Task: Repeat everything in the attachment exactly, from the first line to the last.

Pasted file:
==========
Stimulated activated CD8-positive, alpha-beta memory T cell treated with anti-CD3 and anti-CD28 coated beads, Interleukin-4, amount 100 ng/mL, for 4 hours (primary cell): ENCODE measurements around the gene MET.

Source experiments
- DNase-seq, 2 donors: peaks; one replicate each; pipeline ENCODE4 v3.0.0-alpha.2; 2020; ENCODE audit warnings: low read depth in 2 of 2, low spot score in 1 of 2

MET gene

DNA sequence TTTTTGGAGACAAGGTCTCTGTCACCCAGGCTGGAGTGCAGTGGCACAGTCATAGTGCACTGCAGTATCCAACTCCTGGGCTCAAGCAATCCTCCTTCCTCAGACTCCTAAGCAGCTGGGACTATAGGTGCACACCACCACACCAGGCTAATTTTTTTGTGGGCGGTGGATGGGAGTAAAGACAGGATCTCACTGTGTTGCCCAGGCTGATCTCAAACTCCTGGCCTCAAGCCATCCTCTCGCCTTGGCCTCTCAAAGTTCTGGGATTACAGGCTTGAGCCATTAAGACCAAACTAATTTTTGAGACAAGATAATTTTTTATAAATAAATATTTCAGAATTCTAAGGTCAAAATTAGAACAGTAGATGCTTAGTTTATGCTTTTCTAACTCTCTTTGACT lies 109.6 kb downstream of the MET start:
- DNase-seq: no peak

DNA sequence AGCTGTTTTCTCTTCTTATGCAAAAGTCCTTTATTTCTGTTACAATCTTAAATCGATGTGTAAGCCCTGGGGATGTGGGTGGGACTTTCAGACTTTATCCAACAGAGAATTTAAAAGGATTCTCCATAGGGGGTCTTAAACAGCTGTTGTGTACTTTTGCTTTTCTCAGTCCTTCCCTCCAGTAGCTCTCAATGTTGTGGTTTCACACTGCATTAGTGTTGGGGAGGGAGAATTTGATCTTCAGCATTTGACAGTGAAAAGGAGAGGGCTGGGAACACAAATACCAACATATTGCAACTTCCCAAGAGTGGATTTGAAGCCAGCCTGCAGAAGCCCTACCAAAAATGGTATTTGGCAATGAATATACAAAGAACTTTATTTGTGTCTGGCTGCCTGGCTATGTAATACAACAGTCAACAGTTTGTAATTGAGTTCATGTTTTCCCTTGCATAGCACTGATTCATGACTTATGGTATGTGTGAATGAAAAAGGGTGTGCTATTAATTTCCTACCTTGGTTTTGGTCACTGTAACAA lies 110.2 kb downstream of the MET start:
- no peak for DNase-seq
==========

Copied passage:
Stimulated activated CD8-positive, alpha-beta memory T cell treated with anti-CD3 and anti-CD28 coated beads, Interleukin-4, amount 100 ng/mL, for 4 hours (primary cell): ENCODE measurements around the gene MET.

Source experiments
- DNase-seq, 2 donors: peaks; one replicate each; pipeline ENCODE4 v3.0.0-alpha.2; 2020; ENCODE audit warnings: low read depth in 2 of 2, low spot score in 1 of 2

MET gene

DNA sequence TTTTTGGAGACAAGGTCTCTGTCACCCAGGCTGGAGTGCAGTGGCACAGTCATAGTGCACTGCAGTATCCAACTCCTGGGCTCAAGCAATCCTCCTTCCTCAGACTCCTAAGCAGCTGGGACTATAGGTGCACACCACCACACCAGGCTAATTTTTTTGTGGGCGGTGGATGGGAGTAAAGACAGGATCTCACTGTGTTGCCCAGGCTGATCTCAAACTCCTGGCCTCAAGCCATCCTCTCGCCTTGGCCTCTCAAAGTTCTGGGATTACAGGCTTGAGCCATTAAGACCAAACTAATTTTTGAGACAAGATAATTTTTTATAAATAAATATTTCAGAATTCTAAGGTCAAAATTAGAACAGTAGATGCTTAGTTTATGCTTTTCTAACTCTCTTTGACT lies 109.6 kb downstream of the MET start:
- DNase-seq: no peak

DNA sequence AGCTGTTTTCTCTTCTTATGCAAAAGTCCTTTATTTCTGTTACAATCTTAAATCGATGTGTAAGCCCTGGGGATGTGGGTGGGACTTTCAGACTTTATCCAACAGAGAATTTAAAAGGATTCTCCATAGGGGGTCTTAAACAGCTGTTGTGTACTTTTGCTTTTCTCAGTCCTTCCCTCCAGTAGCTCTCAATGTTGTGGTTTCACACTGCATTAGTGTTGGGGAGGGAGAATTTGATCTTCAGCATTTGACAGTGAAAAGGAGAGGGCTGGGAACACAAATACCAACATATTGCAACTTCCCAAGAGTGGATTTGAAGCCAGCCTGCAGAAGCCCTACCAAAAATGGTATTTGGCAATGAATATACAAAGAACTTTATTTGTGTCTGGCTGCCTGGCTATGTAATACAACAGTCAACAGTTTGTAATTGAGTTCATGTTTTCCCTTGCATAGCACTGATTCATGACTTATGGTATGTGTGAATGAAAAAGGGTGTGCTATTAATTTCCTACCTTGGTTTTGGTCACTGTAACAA lies 110.2 kb downstream of the MET start:
- no peak for DNase-seq